The US president outlined his government’s plan to defeat the coronavirus on the first anniversary of the lockdown.
President Joe Biden said on Thursday he would direct US states to make all adults eligible for the coronavirus vaccine by May 1 as he told Americans that he was hoping the country would be able to achieve some kind of normality by the Independence Day holiday on July 4.
In a forceful but sombre speech to mark the first anniversary of the pandemic lockdown, Biden said he was working to speed up COVID-19 vaccinations, hours after signing a $1.9 trillion stimulus bill into law.
The July 4 date is a new goal for the president, who has warned Americans of further pain and death from a virus that has already killed more than 530,000 people in the United States, more than any other country in the world. Coronavirus-related lockdowns and restrictions have cost millions of jobs.
In a recounting of the toll the pandemic has taken on the nation, Biden said: “Photos and videos from 2019 feel like they were taken in another era. The last vacation. The last birthday with friends. The last holiday with extended family.
“While it was different for everyone, we all lost something,” he said, noting that the virus was met with “denials for days, then weeks, then months, that led to more deaths, more infections, more stress, more loneliness.”
“Finding light in the darkness is a very American thing to do. In fact, it might be the most American thing we do,” he said in the speech from the White House offering cautious optimism to a country that, like the rest of the world, has grown weary of the pandemic and its restrictions.
“Biden was saying: ‘Let’s work together. We’re nearing the finish line’,” said Al Jazeera’s Alan Fisher, reporting from Washington, DC.
Biden said he was ordering US states, territories and tribes to make all adults eligible to receive a coronavirus vaccine by May 1. The White House has said it would have enough vaccine supplies to inoculate the population by the end of May. About 10 percent of Americans have so far been fully vaccinated.
The president also announced thousands of more troops would be deployed to help in the vaccination effort and said families and friends should be able to gather again in small groups by July 4, a holiday that many Americans celebrate with outdoor parties, hot dogs and fireworks.
The White House is also seeking to expand the pool of people able to administer shots to include dentists, optometrists, paramedics, veterinarians and medical students.
Biden campaigned last year on a promise that he would tackle the pandemic more effectively than Republican President Donald Trump and he has sought to encourage and model behaviour such as mask-wearing that Trump eschewed.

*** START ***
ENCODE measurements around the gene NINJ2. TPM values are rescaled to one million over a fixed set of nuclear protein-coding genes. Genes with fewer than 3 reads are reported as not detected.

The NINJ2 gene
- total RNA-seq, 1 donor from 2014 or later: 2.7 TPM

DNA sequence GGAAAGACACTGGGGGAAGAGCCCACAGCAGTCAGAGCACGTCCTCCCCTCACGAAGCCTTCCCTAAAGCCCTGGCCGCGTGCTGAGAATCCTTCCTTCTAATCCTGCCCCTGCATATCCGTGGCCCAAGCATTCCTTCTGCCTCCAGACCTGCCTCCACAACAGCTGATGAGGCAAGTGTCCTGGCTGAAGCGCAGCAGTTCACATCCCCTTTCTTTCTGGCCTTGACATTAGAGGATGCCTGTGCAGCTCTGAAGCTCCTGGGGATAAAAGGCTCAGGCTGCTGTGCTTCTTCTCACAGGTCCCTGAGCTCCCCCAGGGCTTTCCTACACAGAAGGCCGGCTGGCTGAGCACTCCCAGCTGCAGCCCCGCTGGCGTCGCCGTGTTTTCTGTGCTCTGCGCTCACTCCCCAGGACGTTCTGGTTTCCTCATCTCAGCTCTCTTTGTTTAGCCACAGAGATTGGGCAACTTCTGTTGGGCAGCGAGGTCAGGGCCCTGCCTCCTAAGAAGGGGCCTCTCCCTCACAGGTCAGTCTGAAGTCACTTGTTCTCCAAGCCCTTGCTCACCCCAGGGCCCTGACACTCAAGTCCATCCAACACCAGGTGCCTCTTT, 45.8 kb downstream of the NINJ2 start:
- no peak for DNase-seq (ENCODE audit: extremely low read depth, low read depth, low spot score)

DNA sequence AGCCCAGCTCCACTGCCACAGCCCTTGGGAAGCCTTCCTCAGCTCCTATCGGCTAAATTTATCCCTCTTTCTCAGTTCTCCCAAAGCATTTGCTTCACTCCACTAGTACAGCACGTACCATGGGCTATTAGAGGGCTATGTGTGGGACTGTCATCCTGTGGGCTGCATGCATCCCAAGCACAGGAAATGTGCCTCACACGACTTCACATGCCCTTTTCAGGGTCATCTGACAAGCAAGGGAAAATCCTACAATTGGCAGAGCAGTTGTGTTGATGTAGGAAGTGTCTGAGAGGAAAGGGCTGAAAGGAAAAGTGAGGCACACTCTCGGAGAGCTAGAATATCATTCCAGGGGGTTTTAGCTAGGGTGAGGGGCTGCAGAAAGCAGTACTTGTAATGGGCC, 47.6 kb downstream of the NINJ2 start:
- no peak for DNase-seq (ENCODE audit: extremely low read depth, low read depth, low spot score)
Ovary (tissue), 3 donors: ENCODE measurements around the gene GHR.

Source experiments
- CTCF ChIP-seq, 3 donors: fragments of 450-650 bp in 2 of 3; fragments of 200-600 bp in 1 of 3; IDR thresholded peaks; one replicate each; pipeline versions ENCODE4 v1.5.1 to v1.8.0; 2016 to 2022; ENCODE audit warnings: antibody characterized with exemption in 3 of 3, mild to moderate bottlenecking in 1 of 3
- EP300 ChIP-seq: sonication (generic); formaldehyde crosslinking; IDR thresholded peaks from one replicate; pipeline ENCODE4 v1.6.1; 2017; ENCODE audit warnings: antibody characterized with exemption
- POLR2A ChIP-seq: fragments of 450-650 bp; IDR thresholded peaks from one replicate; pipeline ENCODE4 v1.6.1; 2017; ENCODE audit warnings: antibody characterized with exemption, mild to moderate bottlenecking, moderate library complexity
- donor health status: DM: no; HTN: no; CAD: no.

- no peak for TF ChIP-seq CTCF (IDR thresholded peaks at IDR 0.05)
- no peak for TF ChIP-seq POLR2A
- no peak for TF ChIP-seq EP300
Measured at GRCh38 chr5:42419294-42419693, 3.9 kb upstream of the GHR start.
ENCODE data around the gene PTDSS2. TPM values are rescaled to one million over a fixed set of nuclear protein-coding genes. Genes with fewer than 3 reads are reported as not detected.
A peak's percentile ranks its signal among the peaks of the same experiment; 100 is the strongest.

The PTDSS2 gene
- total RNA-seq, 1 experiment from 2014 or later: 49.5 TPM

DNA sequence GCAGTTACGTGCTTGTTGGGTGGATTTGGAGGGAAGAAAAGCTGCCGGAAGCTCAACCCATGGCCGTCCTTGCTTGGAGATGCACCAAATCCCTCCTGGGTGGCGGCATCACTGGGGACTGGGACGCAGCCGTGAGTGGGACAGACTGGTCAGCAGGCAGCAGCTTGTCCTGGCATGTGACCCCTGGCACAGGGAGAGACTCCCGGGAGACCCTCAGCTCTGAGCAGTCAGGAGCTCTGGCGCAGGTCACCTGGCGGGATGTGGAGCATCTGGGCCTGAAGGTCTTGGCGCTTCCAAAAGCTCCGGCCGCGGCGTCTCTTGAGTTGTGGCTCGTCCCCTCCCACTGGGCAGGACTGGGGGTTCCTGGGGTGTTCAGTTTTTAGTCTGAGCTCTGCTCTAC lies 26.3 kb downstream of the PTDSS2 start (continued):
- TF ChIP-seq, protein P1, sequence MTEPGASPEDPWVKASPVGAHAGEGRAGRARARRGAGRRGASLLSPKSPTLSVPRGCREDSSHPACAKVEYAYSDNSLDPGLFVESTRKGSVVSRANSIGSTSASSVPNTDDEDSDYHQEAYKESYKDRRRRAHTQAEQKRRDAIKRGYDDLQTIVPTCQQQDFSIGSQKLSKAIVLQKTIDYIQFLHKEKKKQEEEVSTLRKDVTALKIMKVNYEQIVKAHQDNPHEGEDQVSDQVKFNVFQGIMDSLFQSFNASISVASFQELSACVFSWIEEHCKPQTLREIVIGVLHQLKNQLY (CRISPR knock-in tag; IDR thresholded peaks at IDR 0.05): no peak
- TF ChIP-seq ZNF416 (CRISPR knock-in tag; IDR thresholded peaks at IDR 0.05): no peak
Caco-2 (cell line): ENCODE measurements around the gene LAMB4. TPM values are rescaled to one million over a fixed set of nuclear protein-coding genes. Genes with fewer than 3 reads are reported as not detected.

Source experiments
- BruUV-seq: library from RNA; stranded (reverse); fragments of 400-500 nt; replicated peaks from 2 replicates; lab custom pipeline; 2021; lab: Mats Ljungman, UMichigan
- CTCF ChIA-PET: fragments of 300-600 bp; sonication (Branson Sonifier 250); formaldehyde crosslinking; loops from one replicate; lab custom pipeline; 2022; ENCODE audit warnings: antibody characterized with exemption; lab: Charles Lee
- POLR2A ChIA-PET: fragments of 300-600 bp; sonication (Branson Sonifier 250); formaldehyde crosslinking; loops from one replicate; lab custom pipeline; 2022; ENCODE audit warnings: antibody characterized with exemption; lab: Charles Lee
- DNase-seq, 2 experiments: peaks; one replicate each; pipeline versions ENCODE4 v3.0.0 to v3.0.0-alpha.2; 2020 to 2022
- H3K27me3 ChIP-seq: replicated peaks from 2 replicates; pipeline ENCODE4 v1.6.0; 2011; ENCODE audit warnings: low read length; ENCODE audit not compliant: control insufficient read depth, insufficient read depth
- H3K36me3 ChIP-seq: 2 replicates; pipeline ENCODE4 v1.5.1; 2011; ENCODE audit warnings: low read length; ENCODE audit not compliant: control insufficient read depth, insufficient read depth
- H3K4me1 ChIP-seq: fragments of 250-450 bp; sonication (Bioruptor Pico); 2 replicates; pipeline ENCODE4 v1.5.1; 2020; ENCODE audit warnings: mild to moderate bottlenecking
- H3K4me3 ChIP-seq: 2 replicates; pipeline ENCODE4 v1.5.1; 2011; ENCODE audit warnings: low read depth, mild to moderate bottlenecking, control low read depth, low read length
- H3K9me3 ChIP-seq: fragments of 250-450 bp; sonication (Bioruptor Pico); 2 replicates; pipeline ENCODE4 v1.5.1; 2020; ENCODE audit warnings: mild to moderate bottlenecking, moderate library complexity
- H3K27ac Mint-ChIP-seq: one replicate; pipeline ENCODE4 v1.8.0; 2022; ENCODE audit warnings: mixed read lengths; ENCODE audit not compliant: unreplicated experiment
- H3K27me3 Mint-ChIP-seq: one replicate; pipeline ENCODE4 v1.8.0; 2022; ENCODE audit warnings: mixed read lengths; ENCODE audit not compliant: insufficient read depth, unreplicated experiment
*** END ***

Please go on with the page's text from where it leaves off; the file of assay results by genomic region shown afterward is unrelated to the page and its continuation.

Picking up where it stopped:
He encouraged Americans to keep up mitigation efforts – wearing masks, keeping socially distant and practising good hygiene – to stop the spread of the virus as the pace of vaccinations increases. A number of states have been loosening restrictions.
“Not only did Biden acknowledge the mourning and the losses of the last year, he also announced many different policies – from making sure Americans get the vaccine quite quickly to all the ways in which he’s going to the economic and healthcare problems facing Americans,” Elisabeth Anker, an expert in American politics at George Washington University, told Al Jazeera.
“And on top of that, he was also calling for a sea change in the way Americans address government. That government is not out to harm Americans. He’s saying that we are the government and the government is here to solve our problems and make our lives better.”
Earlier in the day Biden, with Vice President Kamala Harris at his side in the Oval Office, signed the American Rescue Plan law, designed to be a financial bridge to hard-hit Americans and a boost to the economy.
The last year has tested us in unimaginable ways, but there is light at the end of the tunnel.
We will emerge stronger. pic.twitter.com/FJUnsVoKXX
— President Biden (@POTUS) March 12, 2021
The package, which secured final approval from the US House of Representatives on Wednesday, is a substantial political victory for the Democratic president less than two months into his administration.
“This historic legislation is about rebuilding the backbone of this country and giving people in this nation – working people and middle-class folks, the people who built the country – a fighting chance,” Biden said before the signing.
The package provides $400bn for $1,400 direct payments to most Americans, $350bn in aid to state and local governments, an expansion of the child tax credit and increased funding for COVID-19 vaccine distribution. Republicans complained the price tag was too steep.
Biden will discuss the benefits of the pandemic relief bill during trips to Pennsylvania next Tuesday and Atlanta on March 19.
The lockdown due to the virus began under Trump, who played down the crisis in its early stages while repeatedly claiming the coronavirus would soon disappear even as his administration pushed to speed up vaccine development.
The former president and his wife, Melania Trump, did not appear in a public service announcement released on Thursday encouraging COVID-19 vaccinations and featuring all of the other living former US presidents and their spouses.